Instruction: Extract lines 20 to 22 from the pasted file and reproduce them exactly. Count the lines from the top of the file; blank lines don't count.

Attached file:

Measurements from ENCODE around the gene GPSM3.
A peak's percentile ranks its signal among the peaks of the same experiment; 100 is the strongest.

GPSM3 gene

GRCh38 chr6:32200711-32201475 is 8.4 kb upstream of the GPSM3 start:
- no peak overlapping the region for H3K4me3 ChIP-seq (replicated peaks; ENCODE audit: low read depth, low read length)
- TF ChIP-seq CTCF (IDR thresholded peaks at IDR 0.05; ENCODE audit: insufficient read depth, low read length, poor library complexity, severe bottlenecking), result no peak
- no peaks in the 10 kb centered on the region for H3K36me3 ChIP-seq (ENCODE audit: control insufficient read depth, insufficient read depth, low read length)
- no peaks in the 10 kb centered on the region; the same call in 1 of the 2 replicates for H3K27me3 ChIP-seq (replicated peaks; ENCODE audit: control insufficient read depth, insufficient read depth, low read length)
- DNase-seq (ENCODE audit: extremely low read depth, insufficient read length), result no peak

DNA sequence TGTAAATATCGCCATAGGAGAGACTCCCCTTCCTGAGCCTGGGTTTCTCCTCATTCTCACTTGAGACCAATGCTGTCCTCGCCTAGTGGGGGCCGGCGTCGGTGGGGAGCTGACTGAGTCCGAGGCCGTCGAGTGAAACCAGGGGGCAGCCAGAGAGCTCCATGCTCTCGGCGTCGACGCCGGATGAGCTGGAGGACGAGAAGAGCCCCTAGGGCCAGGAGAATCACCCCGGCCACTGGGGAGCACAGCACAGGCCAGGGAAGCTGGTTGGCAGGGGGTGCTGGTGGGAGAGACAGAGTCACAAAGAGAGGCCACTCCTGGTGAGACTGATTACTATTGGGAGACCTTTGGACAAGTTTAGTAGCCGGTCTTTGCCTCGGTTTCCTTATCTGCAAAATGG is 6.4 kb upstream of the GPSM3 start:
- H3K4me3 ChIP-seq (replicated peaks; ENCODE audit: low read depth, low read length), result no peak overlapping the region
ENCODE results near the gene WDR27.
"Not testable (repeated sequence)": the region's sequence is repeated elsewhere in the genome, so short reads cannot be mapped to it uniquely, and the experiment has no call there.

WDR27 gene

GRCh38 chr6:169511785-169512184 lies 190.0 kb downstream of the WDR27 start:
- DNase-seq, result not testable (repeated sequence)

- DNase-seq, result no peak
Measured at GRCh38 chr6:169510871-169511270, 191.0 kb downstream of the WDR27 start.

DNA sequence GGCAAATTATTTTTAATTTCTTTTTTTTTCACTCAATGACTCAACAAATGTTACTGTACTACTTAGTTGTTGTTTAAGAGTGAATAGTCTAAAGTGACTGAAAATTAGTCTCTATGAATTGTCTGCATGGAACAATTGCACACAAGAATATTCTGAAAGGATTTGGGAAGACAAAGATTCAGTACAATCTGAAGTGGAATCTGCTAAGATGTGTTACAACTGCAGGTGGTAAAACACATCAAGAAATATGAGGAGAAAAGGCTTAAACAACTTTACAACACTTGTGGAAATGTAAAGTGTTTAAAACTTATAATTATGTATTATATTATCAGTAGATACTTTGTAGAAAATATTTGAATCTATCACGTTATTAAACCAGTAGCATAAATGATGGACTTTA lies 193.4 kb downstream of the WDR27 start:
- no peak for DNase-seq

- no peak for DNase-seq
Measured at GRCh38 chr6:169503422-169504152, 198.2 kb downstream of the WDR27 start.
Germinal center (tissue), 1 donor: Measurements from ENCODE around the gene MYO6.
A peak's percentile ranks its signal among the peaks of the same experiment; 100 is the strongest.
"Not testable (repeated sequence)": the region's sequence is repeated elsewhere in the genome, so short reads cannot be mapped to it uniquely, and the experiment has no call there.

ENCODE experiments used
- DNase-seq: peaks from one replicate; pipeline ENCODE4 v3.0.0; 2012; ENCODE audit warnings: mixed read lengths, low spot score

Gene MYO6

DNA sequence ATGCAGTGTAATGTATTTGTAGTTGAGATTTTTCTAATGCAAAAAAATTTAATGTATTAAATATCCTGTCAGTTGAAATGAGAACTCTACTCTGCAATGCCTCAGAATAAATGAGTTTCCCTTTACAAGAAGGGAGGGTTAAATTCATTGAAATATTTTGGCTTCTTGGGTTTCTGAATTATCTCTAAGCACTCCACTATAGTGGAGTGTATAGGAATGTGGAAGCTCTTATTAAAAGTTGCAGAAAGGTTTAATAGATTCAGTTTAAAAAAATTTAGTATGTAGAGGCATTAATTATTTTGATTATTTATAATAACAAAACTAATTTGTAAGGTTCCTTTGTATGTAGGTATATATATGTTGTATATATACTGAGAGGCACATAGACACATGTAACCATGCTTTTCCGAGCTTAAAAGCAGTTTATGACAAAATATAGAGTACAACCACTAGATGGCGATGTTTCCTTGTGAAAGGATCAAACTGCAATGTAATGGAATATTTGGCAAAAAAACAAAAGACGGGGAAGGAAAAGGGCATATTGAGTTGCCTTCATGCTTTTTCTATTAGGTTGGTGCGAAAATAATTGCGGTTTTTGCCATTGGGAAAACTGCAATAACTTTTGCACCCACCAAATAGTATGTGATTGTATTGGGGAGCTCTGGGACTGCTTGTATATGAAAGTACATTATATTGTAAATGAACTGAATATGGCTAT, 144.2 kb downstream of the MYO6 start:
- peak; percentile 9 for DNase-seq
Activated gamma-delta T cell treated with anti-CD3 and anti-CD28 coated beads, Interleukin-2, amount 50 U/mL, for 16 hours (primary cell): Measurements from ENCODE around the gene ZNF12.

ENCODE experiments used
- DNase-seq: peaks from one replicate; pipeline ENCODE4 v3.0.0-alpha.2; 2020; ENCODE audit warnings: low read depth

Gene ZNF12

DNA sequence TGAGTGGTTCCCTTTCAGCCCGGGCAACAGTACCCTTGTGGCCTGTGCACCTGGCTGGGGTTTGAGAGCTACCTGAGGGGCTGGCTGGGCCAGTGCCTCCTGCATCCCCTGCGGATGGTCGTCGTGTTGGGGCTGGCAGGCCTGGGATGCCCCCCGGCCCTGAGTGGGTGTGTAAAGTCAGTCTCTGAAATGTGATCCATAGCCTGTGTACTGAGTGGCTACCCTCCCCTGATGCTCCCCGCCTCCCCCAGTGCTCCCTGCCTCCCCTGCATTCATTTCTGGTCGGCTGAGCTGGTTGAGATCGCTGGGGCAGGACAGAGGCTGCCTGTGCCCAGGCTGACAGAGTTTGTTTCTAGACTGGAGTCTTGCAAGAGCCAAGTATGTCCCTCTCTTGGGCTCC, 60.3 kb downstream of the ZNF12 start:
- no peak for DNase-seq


- no peak for DNase-seq

- no peak for DNase-seq
Measured at GRCh38 chr6:169503422-169504152, 198.2 kb downstream of the WDR27 start.